""Is this *real* open source?""
The source is out there for the public, under the BSD license... so yea.
They've just spent 120+ million dollars to buy this thing, and then given it away to the public. I would say that earns them the title "Good guy" for at least until the next privacy group gets over-excited.
The fact that Microsoft just announced sole support for a codec that they themselves have a stake in, and is known to require royalties from everybody who so much as says the name out-loud... Yes, Google is the good guys, and Microsoft, as per usual, is the bad guy. (And Apple, as well, seeing as they are in the same boat as Microsoft in this fight... for now.)
Despite it's current crappyness, Flash has done some amazing things for the web. It allowed us to stream video and audio well before the standards allowed for such things, not to mention the programmable graphics that, until now, were impossible to accomplish with what the web standards had to offer.
I would of course much prefer standard technologies over the proprietary, bug-ridden 3rd party plug-in that is the Flash player... But let's not forget what Flash has done for us.
Jobs may be right to want to replace it with HTML5, but I doubt his banning it from the iDevices has much to do with that. More likely, that was what he and his world-class marketing strategists came up with to excuse the ban. -- Apple has always been a pretty closed off system, but it's getting to be a bit extreme lately. Their lock-in techniques have become way to aggressive, and the Flash ban is just a part of that. I don't doubt that Jobs would only be to happy to ban the HTML5 media technologies as well, but I suspect he knows that would be going to far. -- He want's to control every aspect of the way his iDevices are used, and he is well on his way to accomplish that. (Which is a bad thing, if you were wondering.)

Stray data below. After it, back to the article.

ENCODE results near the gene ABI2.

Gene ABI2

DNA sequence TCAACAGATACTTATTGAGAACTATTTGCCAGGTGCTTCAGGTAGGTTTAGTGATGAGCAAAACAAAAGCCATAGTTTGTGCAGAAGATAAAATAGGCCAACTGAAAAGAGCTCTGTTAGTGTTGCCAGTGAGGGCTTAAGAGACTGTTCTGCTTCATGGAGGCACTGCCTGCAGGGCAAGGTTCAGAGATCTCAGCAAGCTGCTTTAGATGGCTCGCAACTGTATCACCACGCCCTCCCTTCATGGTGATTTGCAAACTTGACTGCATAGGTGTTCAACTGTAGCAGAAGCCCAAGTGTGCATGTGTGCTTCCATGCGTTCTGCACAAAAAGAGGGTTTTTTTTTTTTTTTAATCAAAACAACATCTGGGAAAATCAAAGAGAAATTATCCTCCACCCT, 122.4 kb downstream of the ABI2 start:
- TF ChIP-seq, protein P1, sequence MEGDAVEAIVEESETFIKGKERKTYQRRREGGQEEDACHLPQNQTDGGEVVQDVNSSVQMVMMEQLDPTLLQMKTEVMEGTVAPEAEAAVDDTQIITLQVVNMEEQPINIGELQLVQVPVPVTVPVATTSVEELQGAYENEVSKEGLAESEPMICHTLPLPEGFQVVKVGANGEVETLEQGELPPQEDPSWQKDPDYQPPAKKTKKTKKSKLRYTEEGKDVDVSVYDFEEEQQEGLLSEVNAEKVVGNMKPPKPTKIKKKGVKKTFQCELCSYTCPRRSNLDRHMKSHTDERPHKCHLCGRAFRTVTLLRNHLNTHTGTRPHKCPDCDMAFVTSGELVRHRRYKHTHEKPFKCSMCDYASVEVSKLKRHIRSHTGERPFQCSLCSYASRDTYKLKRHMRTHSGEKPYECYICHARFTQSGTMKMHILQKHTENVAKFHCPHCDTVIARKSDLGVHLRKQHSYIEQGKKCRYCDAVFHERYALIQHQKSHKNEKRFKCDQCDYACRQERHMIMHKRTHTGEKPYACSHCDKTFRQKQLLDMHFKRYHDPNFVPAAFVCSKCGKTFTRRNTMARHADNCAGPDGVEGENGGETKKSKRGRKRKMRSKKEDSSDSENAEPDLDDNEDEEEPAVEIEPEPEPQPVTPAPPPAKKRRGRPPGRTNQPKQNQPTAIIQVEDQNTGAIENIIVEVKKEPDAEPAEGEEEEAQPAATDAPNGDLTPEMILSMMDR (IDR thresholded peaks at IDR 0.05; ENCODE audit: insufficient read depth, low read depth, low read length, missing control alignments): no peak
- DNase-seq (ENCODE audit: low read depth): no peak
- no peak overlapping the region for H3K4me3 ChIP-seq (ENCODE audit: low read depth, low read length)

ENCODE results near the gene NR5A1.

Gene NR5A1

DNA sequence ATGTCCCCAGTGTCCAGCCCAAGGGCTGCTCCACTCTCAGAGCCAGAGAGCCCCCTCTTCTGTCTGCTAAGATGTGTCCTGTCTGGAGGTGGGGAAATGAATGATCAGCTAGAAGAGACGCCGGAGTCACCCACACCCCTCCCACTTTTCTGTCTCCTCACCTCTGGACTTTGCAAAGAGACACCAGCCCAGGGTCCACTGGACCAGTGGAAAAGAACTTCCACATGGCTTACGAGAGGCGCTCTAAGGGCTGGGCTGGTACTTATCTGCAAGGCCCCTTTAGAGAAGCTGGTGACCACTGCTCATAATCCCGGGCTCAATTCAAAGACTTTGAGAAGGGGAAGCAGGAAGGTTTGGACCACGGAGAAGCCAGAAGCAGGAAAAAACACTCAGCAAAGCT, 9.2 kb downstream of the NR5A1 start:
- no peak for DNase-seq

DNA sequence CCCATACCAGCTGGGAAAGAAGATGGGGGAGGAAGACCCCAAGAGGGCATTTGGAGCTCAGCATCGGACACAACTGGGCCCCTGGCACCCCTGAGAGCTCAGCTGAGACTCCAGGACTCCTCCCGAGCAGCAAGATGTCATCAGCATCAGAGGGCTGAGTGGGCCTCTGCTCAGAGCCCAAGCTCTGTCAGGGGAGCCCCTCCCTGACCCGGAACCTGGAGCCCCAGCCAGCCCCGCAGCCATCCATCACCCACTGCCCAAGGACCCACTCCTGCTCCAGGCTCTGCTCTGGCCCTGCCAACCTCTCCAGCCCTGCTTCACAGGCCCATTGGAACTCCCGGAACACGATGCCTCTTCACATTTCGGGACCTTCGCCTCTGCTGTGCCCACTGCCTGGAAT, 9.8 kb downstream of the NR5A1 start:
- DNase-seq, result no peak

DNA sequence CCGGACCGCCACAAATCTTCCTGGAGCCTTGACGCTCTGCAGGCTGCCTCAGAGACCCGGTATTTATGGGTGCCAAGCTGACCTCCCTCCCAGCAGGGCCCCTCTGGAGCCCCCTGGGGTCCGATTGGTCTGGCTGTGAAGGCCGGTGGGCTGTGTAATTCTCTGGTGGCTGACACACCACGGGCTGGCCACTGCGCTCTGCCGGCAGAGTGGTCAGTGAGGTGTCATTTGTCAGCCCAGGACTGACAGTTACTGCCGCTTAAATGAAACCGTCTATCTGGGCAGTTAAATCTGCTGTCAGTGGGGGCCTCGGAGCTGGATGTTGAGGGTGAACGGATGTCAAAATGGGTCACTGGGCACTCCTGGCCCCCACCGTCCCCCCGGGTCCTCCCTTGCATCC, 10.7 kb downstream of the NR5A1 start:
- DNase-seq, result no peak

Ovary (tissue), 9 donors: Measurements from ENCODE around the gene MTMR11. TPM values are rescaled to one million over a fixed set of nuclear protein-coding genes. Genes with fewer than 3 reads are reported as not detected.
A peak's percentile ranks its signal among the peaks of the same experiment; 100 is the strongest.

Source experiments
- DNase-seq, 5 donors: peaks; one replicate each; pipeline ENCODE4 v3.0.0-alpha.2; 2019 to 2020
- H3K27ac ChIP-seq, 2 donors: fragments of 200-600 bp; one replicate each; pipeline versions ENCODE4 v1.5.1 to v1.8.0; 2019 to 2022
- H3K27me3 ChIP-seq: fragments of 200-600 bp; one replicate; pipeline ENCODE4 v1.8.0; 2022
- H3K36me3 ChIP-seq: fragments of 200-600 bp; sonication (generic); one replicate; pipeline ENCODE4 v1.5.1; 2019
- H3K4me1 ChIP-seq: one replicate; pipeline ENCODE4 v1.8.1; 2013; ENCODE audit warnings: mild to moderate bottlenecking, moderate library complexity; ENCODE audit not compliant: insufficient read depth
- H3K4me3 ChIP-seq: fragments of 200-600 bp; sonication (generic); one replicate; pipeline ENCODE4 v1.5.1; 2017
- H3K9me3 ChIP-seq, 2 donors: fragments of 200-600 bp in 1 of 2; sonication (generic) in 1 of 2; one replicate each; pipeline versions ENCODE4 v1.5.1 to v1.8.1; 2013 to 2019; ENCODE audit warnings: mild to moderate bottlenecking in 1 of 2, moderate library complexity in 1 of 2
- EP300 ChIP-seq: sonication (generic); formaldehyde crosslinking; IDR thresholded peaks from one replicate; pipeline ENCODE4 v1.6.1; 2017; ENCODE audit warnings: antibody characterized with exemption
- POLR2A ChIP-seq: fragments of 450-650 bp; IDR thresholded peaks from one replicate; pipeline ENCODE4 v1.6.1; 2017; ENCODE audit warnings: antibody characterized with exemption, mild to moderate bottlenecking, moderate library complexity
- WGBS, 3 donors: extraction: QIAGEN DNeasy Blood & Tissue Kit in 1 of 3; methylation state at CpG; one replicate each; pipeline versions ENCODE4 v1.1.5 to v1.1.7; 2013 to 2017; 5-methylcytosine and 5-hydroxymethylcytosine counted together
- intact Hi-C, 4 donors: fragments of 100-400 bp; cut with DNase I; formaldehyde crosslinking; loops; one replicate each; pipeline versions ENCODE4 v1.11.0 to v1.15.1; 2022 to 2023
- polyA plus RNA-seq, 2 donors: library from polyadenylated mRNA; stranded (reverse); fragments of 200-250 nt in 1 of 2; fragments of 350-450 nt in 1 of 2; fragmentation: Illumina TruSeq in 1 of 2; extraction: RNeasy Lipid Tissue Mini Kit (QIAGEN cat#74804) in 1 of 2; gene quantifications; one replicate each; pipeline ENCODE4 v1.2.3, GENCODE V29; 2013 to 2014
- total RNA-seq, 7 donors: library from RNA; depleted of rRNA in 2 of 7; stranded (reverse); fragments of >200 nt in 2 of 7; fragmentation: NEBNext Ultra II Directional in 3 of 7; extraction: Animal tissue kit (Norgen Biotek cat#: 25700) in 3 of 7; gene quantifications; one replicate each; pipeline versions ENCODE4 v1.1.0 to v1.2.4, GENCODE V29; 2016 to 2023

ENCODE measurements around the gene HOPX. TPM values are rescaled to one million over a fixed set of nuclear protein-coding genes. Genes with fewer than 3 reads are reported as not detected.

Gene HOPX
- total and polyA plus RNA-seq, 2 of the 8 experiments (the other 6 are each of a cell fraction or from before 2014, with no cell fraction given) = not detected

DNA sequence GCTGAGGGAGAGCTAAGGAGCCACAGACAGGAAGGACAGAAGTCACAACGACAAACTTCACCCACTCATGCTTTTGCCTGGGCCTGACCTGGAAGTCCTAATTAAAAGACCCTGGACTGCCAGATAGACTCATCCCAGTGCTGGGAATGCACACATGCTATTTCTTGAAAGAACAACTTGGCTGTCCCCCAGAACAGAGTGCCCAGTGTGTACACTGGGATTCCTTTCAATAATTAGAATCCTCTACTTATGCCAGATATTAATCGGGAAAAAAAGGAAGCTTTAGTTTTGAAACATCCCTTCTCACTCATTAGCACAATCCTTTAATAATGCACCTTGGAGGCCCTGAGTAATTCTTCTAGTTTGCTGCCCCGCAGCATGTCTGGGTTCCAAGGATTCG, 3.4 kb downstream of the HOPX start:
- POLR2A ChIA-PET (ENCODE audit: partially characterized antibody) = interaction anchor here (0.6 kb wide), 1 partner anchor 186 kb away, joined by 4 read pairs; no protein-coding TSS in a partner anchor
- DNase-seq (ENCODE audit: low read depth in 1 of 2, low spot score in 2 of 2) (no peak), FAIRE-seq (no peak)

Apple will no doubt adopt VP8 support sooner than you think. They can't afford not to; they don't have the market share to be that picky.
Microsoft, on the other hand, has it's own stake in H.264, so they will no doubt stubbornly try to force it on us as an "industry standard"... They are Microsoft, after all. -- However, if Mozilla, Google and Opera (and perhaps Apple, if they come to their senses) stick together, they might well wear Microsoft down. If a majority of the video content out there is in VP8 format, Microsoft can't not adopt it.
And once the web-development community realizes Microsoft has a stake in H.264, and anybody who is not publishing non-commercial content needs to pay a royalty fee (or at least that is how I understood the license), they will no doubt rebel against it. - There is only so far Microsoft can push us before we snap!
I've already tried some basic stuff, which until the canvas element was only ever realistically possible in Flash (or that Microsoft Flash wannabe thing, can't remember what it was called), and I found it pretty good. It would certainly be possible to replicate most Flash apps using it, and once the technology is properly defined, it may even be preferable.
@AC re "I am not an MS chill"
""A further point is that not all browsers are puffed up with a zillion add-ons like spelling checkers.""
Actually, by now I believe IE is the only major browser to not include a spell checker in it's vanilla distribution. All the modern browsers (Fx, Chrome, Opera, Safari) include them, but no version of IE does. - In fact, the only way I know to get a spell checker in IE is via an addon... and they are all sub-par compared to the native spell-checkers in the modern browsers. -- I made a genuine effort to use IE exclusively when I was testing the Win7 RC, but I couldn't last for more than a couple of days because of the lack of the spell-checker. (My spelling sucks xD)